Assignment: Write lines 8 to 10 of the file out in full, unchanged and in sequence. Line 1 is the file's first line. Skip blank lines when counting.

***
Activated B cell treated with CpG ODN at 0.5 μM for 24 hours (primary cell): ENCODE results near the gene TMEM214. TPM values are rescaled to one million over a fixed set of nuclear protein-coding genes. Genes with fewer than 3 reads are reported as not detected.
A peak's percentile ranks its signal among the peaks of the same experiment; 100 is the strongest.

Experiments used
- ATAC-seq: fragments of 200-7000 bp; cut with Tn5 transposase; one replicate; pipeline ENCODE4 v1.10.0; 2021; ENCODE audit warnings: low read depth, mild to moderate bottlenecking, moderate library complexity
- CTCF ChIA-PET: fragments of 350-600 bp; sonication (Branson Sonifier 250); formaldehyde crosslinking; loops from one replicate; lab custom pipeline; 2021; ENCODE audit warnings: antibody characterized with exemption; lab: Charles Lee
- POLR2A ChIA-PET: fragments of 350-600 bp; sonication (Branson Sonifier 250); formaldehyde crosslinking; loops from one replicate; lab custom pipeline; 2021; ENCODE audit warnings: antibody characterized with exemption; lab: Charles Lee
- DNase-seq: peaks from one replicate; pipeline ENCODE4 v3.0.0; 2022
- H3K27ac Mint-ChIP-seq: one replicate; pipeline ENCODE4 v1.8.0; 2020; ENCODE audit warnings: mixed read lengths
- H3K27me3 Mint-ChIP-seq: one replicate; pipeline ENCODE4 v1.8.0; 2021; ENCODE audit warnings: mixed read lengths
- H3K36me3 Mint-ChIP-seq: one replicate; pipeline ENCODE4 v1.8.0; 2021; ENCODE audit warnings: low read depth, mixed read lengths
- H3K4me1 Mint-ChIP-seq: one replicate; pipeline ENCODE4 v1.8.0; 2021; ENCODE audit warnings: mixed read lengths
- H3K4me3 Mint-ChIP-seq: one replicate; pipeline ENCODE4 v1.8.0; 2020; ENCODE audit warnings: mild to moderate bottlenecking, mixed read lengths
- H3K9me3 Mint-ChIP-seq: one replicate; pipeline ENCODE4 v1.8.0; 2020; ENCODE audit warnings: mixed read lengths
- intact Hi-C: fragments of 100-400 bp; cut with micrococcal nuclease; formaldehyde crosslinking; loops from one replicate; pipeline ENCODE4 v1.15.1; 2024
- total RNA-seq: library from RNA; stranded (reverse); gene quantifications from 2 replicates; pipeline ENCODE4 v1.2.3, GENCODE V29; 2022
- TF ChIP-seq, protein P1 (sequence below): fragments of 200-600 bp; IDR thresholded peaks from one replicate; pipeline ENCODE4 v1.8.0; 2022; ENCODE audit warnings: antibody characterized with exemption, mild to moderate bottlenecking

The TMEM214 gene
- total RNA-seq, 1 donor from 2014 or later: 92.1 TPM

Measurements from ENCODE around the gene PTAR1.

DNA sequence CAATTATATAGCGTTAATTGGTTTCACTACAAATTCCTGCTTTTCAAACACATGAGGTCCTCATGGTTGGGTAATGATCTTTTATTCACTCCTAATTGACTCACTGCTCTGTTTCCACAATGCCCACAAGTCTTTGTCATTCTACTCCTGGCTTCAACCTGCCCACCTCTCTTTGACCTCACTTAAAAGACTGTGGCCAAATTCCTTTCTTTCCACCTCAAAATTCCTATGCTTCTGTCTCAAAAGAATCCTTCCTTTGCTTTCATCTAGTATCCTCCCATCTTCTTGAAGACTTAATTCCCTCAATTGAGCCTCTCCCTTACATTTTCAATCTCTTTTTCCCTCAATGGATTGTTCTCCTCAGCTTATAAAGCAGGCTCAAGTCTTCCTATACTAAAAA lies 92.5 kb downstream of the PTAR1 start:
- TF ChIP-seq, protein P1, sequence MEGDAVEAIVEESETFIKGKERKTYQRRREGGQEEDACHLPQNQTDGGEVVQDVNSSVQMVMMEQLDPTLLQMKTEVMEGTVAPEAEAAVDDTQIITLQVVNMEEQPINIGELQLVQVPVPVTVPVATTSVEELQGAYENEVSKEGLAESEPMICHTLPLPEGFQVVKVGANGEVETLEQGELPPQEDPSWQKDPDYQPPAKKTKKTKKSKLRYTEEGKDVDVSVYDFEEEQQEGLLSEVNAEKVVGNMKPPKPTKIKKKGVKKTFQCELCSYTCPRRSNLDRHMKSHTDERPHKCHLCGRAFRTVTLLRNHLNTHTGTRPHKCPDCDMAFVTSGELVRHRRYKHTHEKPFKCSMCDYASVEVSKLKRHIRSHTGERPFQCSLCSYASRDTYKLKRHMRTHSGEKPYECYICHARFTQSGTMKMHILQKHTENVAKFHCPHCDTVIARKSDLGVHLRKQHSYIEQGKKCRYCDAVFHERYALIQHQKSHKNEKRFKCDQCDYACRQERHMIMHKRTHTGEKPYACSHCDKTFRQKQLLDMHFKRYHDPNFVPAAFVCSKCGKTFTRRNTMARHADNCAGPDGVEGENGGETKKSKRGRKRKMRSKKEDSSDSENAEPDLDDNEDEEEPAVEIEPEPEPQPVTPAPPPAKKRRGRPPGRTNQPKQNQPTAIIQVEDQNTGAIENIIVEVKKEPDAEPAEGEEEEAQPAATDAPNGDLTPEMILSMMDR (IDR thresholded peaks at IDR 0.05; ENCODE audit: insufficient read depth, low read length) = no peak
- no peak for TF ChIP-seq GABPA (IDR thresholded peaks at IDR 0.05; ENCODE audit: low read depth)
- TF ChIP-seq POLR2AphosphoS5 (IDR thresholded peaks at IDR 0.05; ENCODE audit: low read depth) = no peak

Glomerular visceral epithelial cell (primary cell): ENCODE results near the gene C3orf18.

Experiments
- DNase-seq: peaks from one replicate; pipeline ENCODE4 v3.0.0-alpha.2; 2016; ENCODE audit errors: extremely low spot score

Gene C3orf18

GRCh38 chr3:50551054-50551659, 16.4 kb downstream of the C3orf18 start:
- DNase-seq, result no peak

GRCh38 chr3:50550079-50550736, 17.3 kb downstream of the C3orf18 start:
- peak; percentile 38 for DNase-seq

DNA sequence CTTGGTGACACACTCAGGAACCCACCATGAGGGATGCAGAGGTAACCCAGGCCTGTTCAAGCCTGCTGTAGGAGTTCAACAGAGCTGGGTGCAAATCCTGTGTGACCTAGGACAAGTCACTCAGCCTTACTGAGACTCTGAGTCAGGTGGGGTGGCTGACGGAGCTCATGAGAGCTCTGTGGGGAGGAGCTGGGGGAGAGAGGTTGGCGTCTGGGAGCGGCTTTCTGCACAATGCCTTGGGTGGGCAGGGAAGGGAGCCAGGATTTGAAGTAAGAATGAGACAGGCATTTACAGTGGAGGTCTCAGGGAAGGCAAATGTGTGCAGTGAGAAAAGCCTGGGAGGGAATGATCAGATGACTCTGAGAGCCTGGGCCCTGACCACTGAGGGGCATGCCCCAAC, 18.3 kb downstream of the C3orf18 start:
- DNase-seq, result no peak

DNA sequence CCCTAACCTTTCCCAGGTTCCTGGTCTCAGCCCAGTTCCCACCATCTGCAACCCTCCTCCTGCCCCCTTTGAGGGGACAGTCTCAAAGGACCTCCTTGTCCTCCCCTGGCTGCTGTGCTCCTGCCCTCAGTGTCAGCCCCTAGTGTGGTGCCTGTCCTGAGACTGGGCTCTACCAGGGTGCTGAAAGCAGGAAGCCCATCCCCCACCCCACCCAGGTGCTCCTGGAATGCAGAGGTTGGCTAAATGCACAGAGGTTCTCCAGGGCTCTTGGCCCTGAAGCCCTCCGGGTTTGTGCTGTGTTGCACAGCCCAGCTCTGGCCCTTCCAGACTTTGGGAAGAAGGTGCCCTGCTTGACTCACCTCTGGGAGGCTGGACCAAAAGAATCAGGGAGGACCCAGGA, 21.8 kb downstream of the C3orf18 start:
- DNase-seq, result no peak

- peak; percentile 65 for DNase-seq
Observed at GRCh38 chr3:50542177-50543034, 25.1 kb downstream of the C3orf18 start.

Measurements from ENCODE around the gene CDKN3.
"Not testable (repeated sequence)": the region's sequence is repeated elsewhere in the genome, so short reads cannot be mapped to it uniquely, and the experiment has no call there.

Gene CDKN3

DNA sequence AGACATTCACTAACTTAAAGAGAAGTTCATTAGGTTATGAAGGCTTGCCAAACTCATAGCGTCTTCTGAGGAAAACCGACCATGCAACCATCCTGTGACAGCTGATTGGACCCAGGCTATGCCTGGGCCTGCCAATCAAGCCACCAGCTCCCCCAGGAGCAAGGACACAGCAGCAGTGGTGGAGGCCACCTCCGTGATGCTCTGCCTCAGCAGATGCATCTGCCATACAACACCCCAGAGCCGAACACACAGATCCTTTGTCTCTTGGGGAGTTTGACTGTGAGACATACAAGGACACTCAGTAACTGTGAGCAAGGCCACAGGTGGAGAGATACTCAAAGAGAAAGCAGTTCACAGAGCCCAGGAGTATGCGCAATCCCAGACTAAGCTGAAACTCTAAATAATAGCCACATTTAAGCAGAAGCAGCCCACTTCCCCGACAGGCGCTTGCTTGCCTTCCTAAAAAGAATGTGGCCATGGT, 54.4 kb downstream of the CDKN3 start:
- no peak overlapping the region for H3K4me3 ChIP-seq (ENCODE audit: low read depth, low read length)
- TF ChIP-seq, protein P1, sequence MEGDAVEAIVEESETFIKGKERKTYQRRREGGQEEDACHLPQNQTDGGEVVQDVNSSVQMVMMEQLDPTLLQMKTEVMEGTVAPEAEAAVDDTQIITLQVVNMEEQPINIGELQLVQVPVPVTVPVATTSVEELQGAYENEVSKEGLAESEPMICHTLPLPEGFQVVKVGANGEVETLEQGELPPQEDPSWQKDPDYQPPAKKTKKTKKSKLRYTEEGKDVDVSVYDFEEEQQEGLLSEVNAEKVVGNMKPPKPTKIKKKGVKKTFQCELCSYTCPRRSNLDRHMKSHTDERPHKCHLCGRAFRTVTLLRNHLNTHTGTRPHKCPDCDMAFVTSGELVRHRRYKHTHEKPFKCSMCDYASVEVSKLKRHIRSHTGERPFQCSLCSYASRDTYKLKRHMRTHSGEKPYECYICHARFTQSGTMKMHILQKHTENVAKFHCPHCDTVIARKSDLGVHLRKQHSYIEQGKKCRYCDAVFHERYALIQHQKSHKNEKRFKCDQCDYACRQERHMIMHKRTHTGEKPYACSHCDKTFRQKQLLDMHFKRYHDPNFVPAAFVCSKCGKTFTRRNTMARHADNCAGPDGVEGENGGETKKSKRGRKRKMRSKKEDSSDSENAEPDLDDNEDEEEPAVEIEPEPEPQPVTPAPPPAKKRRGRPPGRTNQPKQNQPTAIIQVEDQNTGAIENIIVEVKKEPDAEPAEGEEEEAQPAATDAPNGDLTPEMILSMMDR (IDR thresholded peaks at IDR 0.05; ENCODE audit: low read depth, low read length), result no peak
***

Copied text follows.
- H3K27ac Mint-ChIP-seq: one replicate; pipeline ENCODE4 v1.8.0; 2020; ENCODE audit warnings: mixed read lengths
- H3K27me3 Mint-ChIP-seq: one replicate; pipeline ENCODE4 v1.8.0; 2021; ENCODE audit warnings: mixed read lengths
- H3K36me3 Mint-ChIP-seq: one replicate; pipeline ENCODE4 v1.8.0; 2021; ENCODE audit warnings: low read depth, mixed read lengths